This past May I attended a Provenance Seminar at the National Archives in Washington D.C. funded, in part, by a grant from the Kress Foundation. Before I worked in museums, provenance was not a word I was familiar with, but since I have come to realize all of the legal and ethical issues associated with it. Provenance is the history of the ownership of an object as it passes through time. Some objects have rather lengthy, illustrious histories. They may have been owned by royalty, barons, wealthy international collectors, or even foreign governments. Others may have been passed down through a family, uneventfully, from generation to generation. But whatever the case, it is the responsibility of a museum to make certain, to the best of its ability, that any object entering the collection has been transferred legally from one owner to another, and that no import/export laws were violated.
One provenance issue that has been of prime importance to museums in recent years is that of Nazi looting in WWII. A seminar that I attended in Washington D.C. in 2011 dealt primarily with this problem. During the war, Hitler and his officers confiscated many works of art during the invasion and occupation of Europe. Some works were taken from state museums, palaces, etc., others from Jewish family collections. After the war, rather than being returned to their legal owners, many of these artworks made their way to the art market, some resold a number of times, and they fell into public and private collections around the world.
In 2011 the Kress Foundation began the lengthy process of investigating WWII provenance issues regarding works collected by Samuel H. Kress that are now in museums and universities nationwide. Although the majority of the works have indisputable provenance, others have incomplete ownership data. Last November Fulvia Zaninelli, who is heading the Kress Provenance project from her office in the National Gallery in Washington D.C., made a trip to Brooks Museum to examine its Kress paintings as she has done at many other institutions. The images and information she has gathered here will be consolidated with those collected from other Kress recipients and any works that appear to have significant gaps in their provenance will be researched further.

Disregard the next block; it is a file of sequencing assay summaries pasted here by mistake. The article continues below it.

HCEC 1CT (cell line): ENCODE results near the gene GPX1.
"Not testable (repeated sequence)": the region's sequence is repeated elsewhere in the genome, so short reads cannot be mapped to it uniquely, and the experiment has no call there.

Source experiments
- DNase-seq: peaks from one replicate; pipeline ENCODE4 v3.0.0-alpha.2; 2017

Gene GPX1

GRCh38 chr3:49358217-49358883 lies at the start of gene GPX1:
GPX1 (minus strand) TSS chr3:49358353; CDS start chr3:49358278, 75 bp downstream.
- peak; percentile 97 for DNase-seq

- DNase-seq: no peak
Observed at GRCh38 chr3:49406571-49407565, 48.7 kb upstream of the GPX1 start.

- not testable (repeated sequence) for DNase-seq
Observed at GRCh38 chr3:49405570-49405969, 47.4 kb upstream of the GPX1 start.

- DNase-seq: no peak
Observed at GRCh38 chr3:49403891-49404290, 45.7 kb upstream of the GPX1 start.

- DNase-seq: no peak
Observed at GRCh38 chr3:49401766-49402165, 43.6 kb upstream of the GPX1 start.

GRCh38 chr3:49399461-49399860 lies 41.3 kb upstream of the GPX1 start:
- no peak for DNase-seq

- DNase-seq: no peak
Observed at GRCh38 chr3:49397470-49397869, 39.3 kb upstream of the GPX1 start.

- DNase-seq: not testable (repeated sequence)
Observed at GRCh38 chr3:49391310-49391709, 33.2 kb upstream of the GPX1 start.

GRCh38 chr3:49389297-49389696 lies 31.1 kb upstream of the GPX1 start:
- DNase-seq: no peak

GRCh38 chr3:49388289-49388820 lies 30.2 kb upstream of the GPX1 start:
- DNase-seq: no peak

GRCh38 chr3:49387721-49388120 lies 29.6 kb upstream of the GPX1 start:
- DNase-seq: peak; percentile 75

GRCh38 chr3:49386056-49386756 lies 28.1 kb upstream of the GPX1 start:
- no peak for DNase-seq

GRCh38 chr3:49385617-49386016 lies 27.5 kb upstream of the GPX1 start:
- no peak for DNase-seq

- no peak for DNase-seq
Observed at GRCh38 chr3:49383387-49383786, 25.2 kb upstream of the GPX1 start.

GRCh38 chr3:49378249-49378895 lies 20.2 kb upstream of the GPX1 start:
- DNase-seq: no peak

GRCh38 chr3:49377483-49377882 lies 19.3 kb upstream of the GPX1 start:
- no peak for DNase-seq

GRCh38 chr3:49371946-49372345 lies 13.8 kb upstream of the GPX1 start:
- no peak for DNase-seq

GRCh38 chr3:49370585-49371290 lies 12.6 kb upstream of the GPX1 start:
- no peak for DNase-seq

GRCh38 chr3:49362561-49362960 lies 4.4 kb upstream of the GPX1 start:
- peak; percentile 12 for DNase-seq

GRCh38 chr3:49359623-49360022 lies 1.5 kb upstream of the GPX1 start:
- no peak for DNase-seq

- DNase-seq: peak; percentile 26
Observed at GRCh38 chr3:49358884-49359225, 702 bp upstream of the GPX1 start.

Museums worldwide have taken up the task of researching their own collections to locate any of these objects and return them to their rightful owner. Success in tracing this type of information has been vastly improved due to the internet and many of the newly available resources were outlined and discussed at the Washington conference. Although it is still very time consuming, researching provenance can be extremely fascinating as you check old invoices, photographs, auction catalogues, publications, etc. to verify ownership history. And in the course of your investigation you never know what you may find along the way. In my own research I’ve found previous alternate titles for a work, ascertained that another painting had been cut down from its original size, and other evidence that consequently changed the date of a painting. Very much like searching one’s own genealogy, it takes you on different paths, and sometimes with surprising results.